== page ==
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Connected Insights: Weekly Top Headlines

Mar 04, 2016


Gartner, a research company, released survey results Thursday that show 14 percent of enterprises will deploy IoT for the first time this year, a big rise from the 29 percent already using it. And while most early adopters were looking inward and trying to save money, the next generation wants to use IoT to better serve its customers, and create unique benefits that will separate companies from their competitors.


IoT

Sen. Deb Fischer (R-Neb.) is leading a bipartisan group of senators on a bill that aims to help government foster the growth of cutting-edge Internet of Things technology. The Developing Innovation and Growing the Internet of Things Act is designed as an early step for government work on the IoT. The bill is mainly concerned that government stay ahead of potential spectrum needs created by the explosion in connected devices. More than 50 billion devices, including health wearables and home appliances, are expected to be connected to the Internet by 2020.


The connected home is only a small fragment of the Internet of Things (IoT). Perceptive technologists and developers are exploring city- and country-size opportunities built around data exchange portals that enable ‘smart,’ digital citizens and enterprises to mix and match connected technologies to complete limitless tasks.



Pharmacy Safety + Zika Epidemic



The White House is inviting officials involved in mosquito control and public health to an April 1 summit at the CDC's Atlanta headquarters to talk about how best to track and control the spread of the virus, and respond when people are affected. Google is also donating $1 million to fight the spread of the Zika virus and help engineers and data scientists determine where it will hit next.


How do you solve a problem like the Zika Virus? Biotech entrepreneur Patrick Soon-Shiong says that immunotherapies can tackle cancer as well as infections.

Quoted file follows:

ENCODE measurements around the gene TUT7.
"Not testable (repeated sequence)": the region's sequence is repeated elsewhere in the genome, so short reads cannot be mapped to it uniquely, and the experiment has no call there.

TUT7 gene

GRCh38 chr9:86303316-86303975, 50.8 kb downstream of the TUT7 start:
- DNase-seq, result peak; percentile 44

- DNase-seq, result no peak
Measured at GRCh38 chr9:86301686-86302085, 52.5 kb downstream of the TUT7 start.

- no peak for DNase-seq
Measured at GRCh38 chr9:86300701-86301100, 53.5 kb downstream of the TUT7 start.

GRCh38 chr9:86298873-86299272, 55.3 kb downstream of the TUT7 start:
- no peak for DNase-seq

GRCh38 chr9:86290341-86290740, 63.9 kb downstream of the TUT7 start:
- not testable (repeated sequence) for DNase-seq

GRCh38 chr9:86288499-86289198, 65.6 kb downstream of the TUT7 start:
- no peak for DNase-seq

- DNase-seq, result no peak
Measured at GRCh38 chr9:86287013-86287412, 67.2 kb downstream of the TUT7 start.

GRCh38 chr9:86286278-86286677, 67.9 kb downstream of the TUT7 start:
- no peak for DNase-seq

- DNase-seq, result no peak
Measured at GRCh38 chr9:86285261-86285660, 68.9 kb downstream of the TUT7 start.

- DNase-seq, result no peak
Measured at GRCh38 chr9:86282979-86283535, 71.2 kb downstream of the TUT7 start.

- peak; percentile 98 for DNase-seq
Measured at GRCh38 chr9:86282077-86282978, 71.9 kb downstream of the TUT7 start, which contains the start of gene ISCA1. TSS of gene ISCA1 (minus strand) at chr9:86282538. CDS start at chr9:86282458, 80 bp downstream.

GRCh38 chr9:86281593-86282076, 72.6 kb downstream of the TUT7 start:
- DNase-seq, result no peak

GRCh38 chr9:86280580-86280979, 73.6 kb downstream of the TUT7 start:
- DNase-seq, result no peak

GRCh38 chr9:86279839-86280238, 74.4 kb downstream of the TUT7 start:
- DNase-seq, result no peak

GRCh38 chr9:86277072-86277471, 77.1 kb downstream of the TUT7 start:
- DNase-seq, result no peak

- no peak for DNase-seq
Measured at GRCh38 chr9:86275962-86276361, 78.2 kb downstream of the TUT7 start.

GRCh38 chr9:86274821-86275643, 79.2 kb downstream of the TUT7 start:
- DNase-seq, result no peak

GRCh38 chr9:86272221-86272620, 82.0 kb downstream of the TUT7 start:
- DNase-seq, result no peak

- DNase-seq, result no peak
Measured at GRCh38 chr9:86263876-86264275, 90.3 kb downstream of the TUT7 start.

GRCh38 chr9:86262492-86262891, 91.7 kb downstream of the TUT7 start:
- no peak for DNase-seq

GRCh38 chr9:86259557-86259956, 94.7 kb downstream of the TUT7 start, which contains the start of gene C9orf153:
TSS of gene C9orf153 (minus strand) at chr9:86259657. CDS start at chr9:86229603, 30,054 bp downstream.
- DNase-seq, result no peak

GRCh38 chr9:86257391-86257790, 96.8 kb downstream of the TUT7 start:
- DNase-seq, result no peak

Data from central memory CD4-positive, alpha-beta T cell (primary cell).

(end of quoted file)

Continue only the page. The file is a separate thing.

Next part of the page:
Dulas has been awarded over $80,000 of funding from the Welsh government’s SMARTCymru program, to support the development of its battery-free, solar-powered fridges.



Food Safety


Canada was told 20 months ago by the U.S. Department of Agriculture (USDA) that it needed to fix operational or procedural food safety weaknesses involving government oversight, sanitation and microbiological testing. The Canadian Food Inspection Agency now has only until mid-March to make those improvements.


The National Advisory Committee on Meat and Poultry Inspection (NACMPI) is poised to review Listeria monocytogenes control at retail outlets and consider mandatory features on the labels of processed, not-ready-to-eat products that appear as ready-to-eat. A two-day public meeting is set for March 29-30 at the Patriot Plaza III building in Washington, DC.


Labeling food in interstate commerce might come up enough in U.S. law and regulations for the federal government to claim it’s already pre-empted the subject from the states. However, with a July 1 deadline for compliance with a Vermont law requiring the labeling of food with any ingredients that are genetically modified, Congress now appears to want to be sure the states butt out.


This week, roughly 1,000 food safety leaders from over 60 countries have come together as part of the Global Food Safety Initiative’s 15th annual Global Food Safety Conference (GFSC) in Berlin, Germany. These experts have convened with one goal in mind--to make a change in the world and advance food safety globally.

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